Lucy . We entered the 'Stans with high hopes to see beautiful mosques, rugs, architecture and eat interesting foods. We had been studying the Silk Road so we knew about the history. I was hoping to see some camels laden with goods trekking across the desert. I would have loved to see it in its former glory with merchants bargaining in the markets and buying jade, silk, turquoise and carpets. It's called the Silk Road because that was the thing mostly traded with China. We saw some caravanasis where they stayed at night and yurts the official houses of the travelling nomads. Mummy bought some blue tiles, just like they had on the buildings. They were very pretty, I liked bargaining like a real merchant. . We went to a tea shop where they served nuts, raisins, sweets and tea. I loved the solid crystals of sugar they crunched with a sweet delicious flavour in my mouth. To leave Central Asia we had to cross the sea, I was sad to leave but I always knew we would have new adventures in the next place. . Alisha . From mountains in Kyrgyzstan and Tajikistan to mausoleums in Uzbekistan and deserts in Kazakstan. Central Asia is a riot of culture and traditions that are mixed into their modern lives you see herders with cell phones, yurts with satellite dishes and ancient mosques with security cameras. I enjoyed Kyrgyzstan because it was a nice cool place with mountains and difficult roads and just the sort of place strange people like us like to hang out. Tajikistan was much the same, it was funny being a stone's throw from Afghanistan (well a daddy's stone throw I didn't quite make it). If I had to think of one word to describe Uzbekistan it would be HOT in the truck once it hit 54 degrees. If you want to feel 54 degrees then go into the hottest sauna ever and times the heat by a 100. If you haven't got a sauna then book a flight to Uzbekistan. Kazakstan wasn't so hot which was a relief but it was boring, landscape-wise, at least the bit we traveled through if you show me a picture of a bit we traveled through and a bit we didn't I wouldn't of been able to tell the difference. In Uzbekistan I saw a few too many mosques, they where all blue-tiled and had a dome if you seen ten you've seen them all there is absolutely no need to see five million more. . Gilly . Melons are everywhere in Central Asia. Delicious and refreshing and piled up high on every street corner. Flat light bread still warm from the tandoor oven and mutton kebabs, served with salads made for delicious meals, with melon, of course, for desert. The 'Stans' shared Russian heritage made Steve and I nostalgic for our time in Moscow. While I will never enjoy dill liberally sprinkled on every single meal, we did search out some of our old favourite foods. Steve and Alisha embarked on a multinational search for authentic pelmeni (steamed meat dumplings), a mutual passion after sharing many a bowlful when Alisha was little. Although there is a lot to choose from, I thing for me the highlight was the Pamirs and the Wakhan Valley. Dramatic scenery; snow capped peaks; uninhabited wilderness; right next to a fascinating rogue state (which sadly I am never likely to visit); swollen rivers of snowmelt; and challenging roads made it an unforgettable part of the adventure. . Silk Road cities of Uzbekistan: Samarkand; Bukhara and Khiva all enthralled us with their historical significance and amazing architecture. Whilst I couldn't get enough of turquoise domes and blue tiled arched entrance ways, I could have done without the 45°C heatwave we had whilst we were there. . An unexpected perk of the need to register in a hotel for most of your nights in Uzbekistan (something that was never checked when we left) was meeting other travellers. Since trekking in Nepal, we have met very few other travellers and no other overlanders. Central Asia in the summer is quite popular with independent travellers, motorcyclists and especially long distance cyclists. It was also great to hangout with another overlanding family, our first since Africa, in Samarkand. It was also fun to pair up across the desert with Cate and Michael. At least with the catalogue of minor mechanical problems both the truck and Cate's bike had were easily fixed with many hands. Steve . There was a lot of diversity in Central Asia; from the mountains to the desert, from the cold to the heat, from the unusual to the familiar. After living in Russia many things seemed comfortingly familiar and yet there were also some striking differences. The people were warm and friendly and yet we managed to enjoy lots of time in solitude in beautiful settings. Kyrgyzstan was so green after the starkness of Xinjiang in China. Everywhere we went there was green meadows with running rivers and often the nomads with their yurts and horses camped for the summer. Tajikistan was more stark and rugged but the Pamir Highway and Wakhan corridor were barrenly beautiful with a raging river and pockets of green between it and Afghanistan. Uzbekistan was all about the ancient Silk Road cities. Whilst these have now been spruced up for tourism and at times felt a little soulless there is no denying the eye catching timeless beauty of the monuments. Even in the baking heat we just had to go out and see them again and again. We did not see a lot of Kazakhstan, mainly desert, but got to to camp there with new friends which was wonderful and saw some amazing sunsets. It was slightly surreal arriving at the Caspian Sea, an oil town and beach resort all rolled into one but one which allowed us a welcome break before the ferry crossing across the Caspian Sea. . Central Asia is a beautiful area of the world rich in diversity. We have met many more overlanders and long term travellers here than in other parts of Asia but it is still largely untouched by mass tourism and you really can get away from it all into areas of natural beauty.
From Uzbekistan the Caspian Sea lay between us and our route back to Europe. We could either drive around it or take a 30 hour ferry across it. Driving around it would mean getting a Russian transit visit and driving through Chechnya and the Southern Caucuses. The ferry we had heard could involve a lot of waiting, bureaucracy and was a bit of an old rust bucket. After doing a bit of research we decided to go for the adventure of a cruise across the Caspian. We had had enough of going for visas and had heard that the ferry had become much easier. Our adventure was to start though well before we even boarded the ferry. From Nukus it was a thousand kilometres across the Uzbek and Kazak desert to Aktau, the port where the ferry left, with not a lot in between. We had met Michael and Cate at various stops as we traveled across Uzbekistan and they were going the same way. Michael had been riding a motor bike but the engine had given up and he had left it in Kazakhstan. Cate was still going strong on hers. As they were going the same way we decided to team up. Michael needed a lift and Cate's bike only had a seven litre tank. Petrol was scarce in Uzbekistan (diesel even scarcer) and there was not available for large parts of the desert crossing so we would carry a jerry can of petrol and refuel her along the way. As it was still very hot in Nukus, Cate left very early. We had the benefit of air conditioning in the cab so left at a much more civilised time after breakfast. Later that afternoon we met Cate as a small cafe on the dusty windswept desert steppe. She had been there a few hours waiting with the truck drivers and it looked like the sort of place that a few minutes was way too long. We decided to push on so that we could camp just short of the border with Kazakhstan which we were planning to cross the next day. "You go first" Cate said "I will be faster and catch you up." We had agreed that we would stop after 100kms to then travel together. So off we set. The scenery was flat and monotonous and whilst the road was quite good there were some bad pot holed sections. We happily drove the 100kms but Cate hadn't passed us. Maybe the wind had slowed her down? After half an hour waiting we decided she couldn't be that slow and turned around. After heading back 50kms we saw Cate. She was riding slowly but thankfully alright. The problem was her clutch was slipping. She had tried to adjust it but it was still slipping. What to do? It was 400kms back to Nukus. She decided she would ride slowly on and we would follow her. We set up camp that night in the desert. It was nice to be back wild camping after the ancient cities of Uzbekistan. The wind brought the temperature down and we were treated to a magnificent sunset. The next morning was a short drive/ride to the border. We were a bit early and it hadn't opened so had to queue. Fortunately tourists were given preference and at every step of the process we were told to go to the front of the queue. Exiting Uzbekistan was easy and Kazakhstan was also going well until it came to doing the temporary import for the truck. First I was sent to the commercial trucking desk. I tried to explain I was not a goods vehicle but initially to no avail. I was told to fill some forms in which made no sense so I kept protesting. Eventually surrounded by customs officers and after a few phone calls they agreed I should be treated the same as a car so I was sent to the car importing desk. Here the man first wanted to see the vehicle, on seeing it he said no you are not a car you are a truck and sent me back to where I had been before. Further calls ensued and yes I was a car. The only problem was the car processing guy still refused to process me despite been instructed to do so. One of the customs officers explained he was the longest serving member of the customs post and wouldn't listen to anyone. Don't worry he said it will all be sorted shortly. More calls were made and eventually the head of the customs office came over. Five minutes later I was back in front of the car processing desk. The man was now all friendly and happily processing my documents. It had taken over an hour of discussion but we were glad to be on our way. On entering Kazakhstan the road took a turn for the worse. It was 80kms to the small town of Beynau and that stretch of road was rough and badly potholed. About half way along we heard a big rattling in our front wheel. We knew what this was. The front disc brake cover had broken off yet again. Note to MAN: you need to redesign these as they really should last more than 10 to 20 thousand kilometres. Pulling to the side of the road we had to remove the front wheel and replace the cover with an old one we had had welded in Tajikistan. The bad luck didn't stop there though. As Cate rode back to meet us she went over a nail and got a puncture in her back tyre. Not having the tyre levers it meant we would need to get it fixed in Beyneu. We took off her wheel but we could not carry her bike on the truck so we left her there on the side of the road in the middle of the desert. At least it was cooler. The plan was Michael would get the tyre fixed in town while we did some other jobs. Cate would try and get a lift into town from another vehicle that could take the bike and if all else failed we would drive back out into the desert with the repaired wheel. Fortunately Cate managed to get a lift and the tyre was quickly fixed so we all met up in Beyneu. Not wanting to spend the night there we drove out into the desert again. It was easy to pull off and drive away from the road. It was a lovely setting for the evening and again we had a magnificent sunset. There was only 400kms now to Aktau on mostly good roads with only the occasional rough section. After hitting one of these rough sections we heard a hissing coming from one of our rear tyres. We had a puncture and the tyre was going down fast. We were on a steep hill so I slowly guided the truck down to a level section where we could change the tyre. Having Michael and Cate was a big help as we managed to change the wheel in less than an hour. We hoped this was the end of the run of bad luck. At least Cate's clutch was holding up. As we approached Aktau the landscape became less impressive. Aktau is an oil town and we started seeing nodding donkeys and an industrial landscape. We decided to head straight to the port, as who knows we could be in luck and a ferry could be leaving that day. They don't run to any schedule so you can't plan in advance we were told they just go when they go. If you ask when it is going they say shortly after it arrives. Arriving at the ferry office we quickly found the "ticket" office. There was no ferry that day and the next one was in two or maybe three days. Fortunately we could register the vehicles on the ferry list but they would call us closer to the time for us to go back to do all the formalities and to buy the passenger tickets. With a few days to kill and Aktau not looking that attractive a prospect we found a nice little resort hotel on the edge of the Caspian Sea. Looking one way there was a pleasant sandy beach, looking the other way we were right next to the port! The Caspian Riviera. The most important feature though was it had a lovely pool which Alisha and Lucy had been fantasising about since the heat of Uzbekistan. It meant we could spend a relaxing few days. On the second night it was Michael's birthday and he took us all out to a lovely restaurant for a local meal. The only challenge was deciphering the menu with my appalling Russian. At the end of the second full day we received a call, we had to go to the port immediately. We thought this was just to buy tickets but it was also to do the procedures for the vehicles to get on the ferry. The process was not straight forward and a combination of my bad Russian, unhelpful officials and no one understanding the process it took a while. There were a number of other travellers taking the ferry too. A couple of other motorbikes and some foot passengers so we eventually worked it out and started to amass a large collection of stamps on our forms. I had left Gilly and the girls at the hotel as we knew the ferry would not be leaving until the next day so I was a bit concerned when I was told to take the truck into the port and I couldn't come back out. Eventually I ascertained that the ferry was not due to arrive until 11 the next morning so I could come back at 8am and complete the formalities. This meant we could have one more relaxing night at the hotel and I could pick up Gilly and the girls. Aktau may not be the most glamorous resort but we had quite enjoyed our short stay there. On waking up we could see from an App that the ferry was approaching Aktau so we duly arrived at the port at 8am as planned and within an hour we had the truck in the port. It turned out I didn't need to stay with the truck so I walked back out to Gilly and the other foot passengers to wait. The only question was how long was that going to be?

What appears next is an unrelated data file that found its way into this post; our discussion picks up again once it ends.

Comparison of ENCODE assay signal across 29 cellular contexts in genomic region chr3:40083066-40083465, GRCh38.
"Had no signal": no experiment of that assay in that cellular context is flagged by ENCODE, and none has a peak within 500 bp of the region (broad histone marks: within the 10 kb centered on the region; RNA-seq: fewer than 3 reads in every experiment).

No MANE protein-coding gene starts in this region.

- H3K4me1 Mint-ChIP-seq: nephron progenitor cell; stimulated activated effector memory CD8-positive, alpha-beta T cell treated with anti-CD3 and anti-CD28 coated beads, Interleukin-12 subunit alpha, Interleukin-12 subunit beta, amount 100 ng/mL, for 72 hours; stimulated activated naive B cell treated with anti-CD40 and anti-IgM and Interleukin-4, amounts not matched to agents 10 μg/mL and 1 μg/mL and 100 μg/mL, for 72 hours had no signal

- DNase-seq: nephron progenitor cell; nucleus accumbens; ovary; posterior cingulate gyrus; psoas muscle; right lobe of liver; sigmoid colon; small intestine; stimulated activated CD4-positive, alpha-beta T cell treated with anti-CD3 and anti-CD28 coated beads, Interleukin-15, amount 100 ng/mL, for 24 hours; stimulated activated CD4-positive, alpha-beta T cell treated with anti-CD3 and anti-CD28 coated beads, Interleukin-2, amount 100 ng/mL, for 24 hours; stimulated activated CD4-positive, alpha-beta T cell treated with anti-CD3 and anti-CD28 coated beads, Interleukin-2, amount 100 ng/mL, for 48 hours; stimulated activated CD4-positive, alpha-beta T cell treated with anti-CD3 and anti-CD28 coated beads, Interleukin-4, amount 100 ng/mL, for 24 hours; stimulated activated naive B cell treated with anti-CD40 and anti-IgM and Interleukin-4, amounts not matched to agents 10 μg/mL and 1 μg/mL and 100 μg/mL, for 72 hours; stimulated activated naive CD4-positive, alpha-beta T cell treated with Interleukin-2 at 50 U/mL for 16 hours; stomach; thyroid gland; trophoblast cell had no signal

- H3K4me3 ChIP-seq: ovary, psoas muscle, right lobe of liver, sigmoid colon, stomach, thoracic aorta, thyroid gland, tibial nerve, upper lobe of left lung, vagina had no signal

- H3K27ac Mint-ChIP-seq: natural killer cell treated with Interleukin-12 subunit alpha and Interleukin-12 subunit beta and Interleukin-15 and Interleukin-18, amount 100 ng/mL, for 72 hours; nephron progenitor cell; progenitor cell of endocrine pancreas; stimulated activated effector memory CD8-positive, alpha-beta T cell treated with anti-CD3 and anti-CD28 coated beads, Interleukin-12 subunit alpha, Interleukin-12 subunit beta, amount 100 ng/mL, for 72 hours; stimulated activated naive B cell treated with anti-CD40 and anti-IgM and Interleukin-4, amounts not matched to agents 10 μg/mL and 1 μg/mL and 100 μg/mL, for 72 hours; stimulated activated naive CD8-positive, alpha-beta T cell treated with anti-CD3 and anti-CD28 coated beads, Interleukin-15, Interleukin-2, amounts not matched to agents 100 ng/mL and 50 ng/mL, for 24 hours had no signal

"Danger for Outdoor Activity!" warned the app in red flashing writing. 45°C (113°F) is not an ideal temperature to be marvelling at some of the world's most beautiful Islamic architecture in fabled Silk Road cities. However, the draw of the ancient civilisations drew us out from the shadows in the early morning and evening, where we got caught up in the romance of being at the heart of the Central Asia. Hostel Rumi was an ideal parking spot in Bukhara, a quiet spot just on the edge of the old town with easy access. Uzbekistan requires visitors to produce a registration slip from a hotel for most of the nights when they leave. As most of the things we wanted to see in Uzbekistan are city based, it didn't alter our plans. It seems that there are a couple of hostels in each town have cottoned onto overlanders needs and provide registration and facilities for a few dollars. What was even better was that the common areas had air conditioning and lots of other travellers to chat to. Every street we turned into seemed to contain another arched madrassa or mausoleum decorated with intricately decorated tiles in all different shades of blues and whites. Looking up at the turquoise domes in the cloud free azure sky it was so beautiful it almost made you feel dizzy - or was it just the heat? We came across only one mosque that was still active, the rest were museums or, frustratingly for Steve, souvenir shops. However it didn't distract from their artistry and to the untrained eye the renovations were relatively sympathetic. The whole region was the backdrop of a period of high drama and intrigue in the Victorian era between the British and the Russians. Dramatically named the "Great Game" in English or the "Tournament of Shadows" in Russian. This struggle for power by the two great empires, reads like something out of a historical adventure novel. Steve was keen to see the bug infested pit where two British officers, Charles Stoddart and Arthur Conolly were held by the Emir of Bukhara for 3 years before they were executed. I decided to skip that delight and sweat quietly in the shade. Our energy levels were much revived when we discovered a smart tea shop that served bowls of dried fruits, nuts, crystallised sugar and eastern sweets with their delicious spiced tea. Such a success we went back the following day when we were flagging. With such a sugar rush we were able to take in a few more blue tiled facades on the way home. Our parking spot in Khiva was even more impressive just outside the high mud walls of the citadel. In the late evening sunlight the whole city glowed orange from the west. We climbed up onto the walls to view the compact city below us. In the northern end people had emerged from their houses to tend their small gardens and chat to their neighbours. Whilst in the southern part the blue tile of mosques, madrassas and palaces contrasted beautifully with the surrounding cinnamon walls. The walled city was famous for its ancient slave market and, like Bukhara, Khiva seemed to be stuffed full of blue domes, amazingly blue tiled portals and palaces. It seemed more of museum than a living city, however the market just outside the citadel seemed to be bustling. The roof of Juma Mosque is held up by 218 intricately carved posts, a striking sight for the shadows they created. Climbing the minaret, patterned with alternative stripes of blue and green tiles, gave us an arresting view of the whole city. Especially the Kalta Minor Minaret which was only partially completed by 1855, when the Khan died. This truncated tower with its strikingly patterned facade was supposed to allow the Khan to see all the way to Bukhara. Already eye-catching it would have been breathtaking if it had been finished. Weirdly, as we climbed down the shin high steps made of twisted trunks but worn smooth by centuries of use, we all developed painful cramps in our legs. Although we were well hydrated I guess the extreme heat does strange things to your body, it was time to retreat to the shade. That afternoon the truck's internal thermometer hit 54°C! Even with all the windows open and the fans on, it was hard to dissipate the heat. We had all hoped to sleep in one of the hostel's air conditioned rooms that night but we were worried about getting the truck cool enough. Steve gallantly offered to sleep in the truck with all the windows open to cool it in the lower nighttime temperatures, a balmy 38° C. Our last city in Uzbekistan, Nukus, was a Soviet created city with none of the romance of its Silk Road counterparts. It did have an art gallery with an interesting history, its founder, Igor Savitsky, saved thousands of Soviet era avant-garde paintings that were supposed to be destroyed. It was our first stop on what will be a long drive across the desert, into Kazakstan and towards the Caspian Sea.